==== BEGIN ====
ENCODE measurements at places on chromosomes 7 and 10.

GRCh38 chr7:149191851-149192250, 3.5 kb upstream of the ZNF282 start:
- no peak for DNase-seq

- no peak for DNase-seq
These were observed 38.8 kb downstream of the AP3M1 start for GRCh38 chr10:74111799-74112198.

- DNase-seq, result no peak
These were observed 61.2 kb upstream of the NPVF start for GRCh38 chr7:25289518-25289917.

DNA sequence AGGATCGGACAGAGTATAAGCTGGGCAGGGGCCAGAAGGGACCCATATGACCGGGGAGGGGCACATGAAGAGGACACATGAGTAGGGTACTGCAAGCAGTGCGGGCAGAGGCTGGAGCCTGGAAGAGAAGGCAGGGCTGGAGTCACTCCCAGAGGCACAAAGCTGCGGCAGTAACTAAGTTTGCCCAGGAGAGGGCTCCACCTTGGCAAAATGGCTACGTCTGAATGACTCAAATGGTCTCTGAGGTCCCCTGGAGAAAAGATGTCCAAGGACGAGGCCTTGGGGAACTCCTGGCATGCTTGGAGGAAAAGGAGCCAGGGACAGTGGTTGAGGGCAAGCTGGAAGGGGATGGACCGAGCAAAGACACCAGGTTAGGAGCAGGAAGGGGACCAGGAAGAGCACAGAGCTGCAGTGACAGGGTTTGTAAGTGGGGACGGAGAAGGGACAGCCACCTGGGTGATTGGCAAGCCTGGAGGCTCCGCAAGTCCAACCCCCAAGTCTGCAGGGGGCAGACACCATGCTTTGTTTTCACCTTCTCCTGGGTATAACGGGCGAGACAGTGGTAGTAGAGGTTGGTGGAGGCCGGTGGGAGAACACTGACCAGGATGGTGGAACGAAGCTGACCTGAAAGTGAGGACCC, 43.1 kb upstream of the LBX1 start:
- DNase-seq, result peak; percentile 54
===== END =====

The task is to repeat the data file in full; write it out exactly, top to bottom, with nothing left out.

ENCODE measurements at places on chromosomes 7 and 10.

GRCh38 chr7:149191851-149192250, 3.5 kb upstream of the ZNF282 start:
- no peak for DNase-seq

- no peak for DNase-seq
These were observed 38.8 kb downstream of the AP3M1 start for GRCh38 chr10:74111799-74112198.

- DNase-seq, result no peak
These were observed 61.2 kb upstream of the NPVF start for GRCh38 chr7:25289518-25289917.

DNA sequence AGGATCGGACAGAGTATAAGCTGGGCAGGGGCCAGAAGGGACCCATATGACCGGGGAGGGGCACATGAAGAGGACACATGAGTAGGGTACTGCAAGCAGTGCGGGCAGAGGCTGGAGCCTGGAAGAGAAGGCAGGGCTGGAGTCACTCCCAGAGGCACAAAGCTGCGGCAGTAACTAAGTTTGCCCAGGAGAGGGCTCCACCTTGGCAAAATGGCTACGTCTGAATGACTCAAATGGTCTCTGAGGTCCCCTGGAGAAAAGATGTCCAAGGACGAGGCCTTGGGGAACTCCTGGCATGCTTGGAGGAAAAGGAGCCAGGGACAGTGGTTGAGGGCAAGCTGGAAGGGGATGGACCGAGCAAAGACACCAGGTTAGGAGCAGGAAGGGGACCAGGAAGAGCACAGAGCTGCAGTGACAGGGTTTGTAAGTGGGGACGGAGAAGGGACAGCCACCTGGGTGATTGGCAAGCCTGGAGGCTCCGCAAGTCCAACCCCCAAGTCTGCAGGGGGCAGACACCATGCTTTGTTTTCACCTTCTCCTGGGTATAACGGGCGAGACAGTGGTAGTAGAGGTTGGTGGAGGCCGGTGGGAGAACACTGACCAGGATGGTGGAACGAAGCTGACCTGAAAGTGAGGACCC, 43.1 kb upstream of the LBX1 start:
- DNase-seq, result peak; percentile 54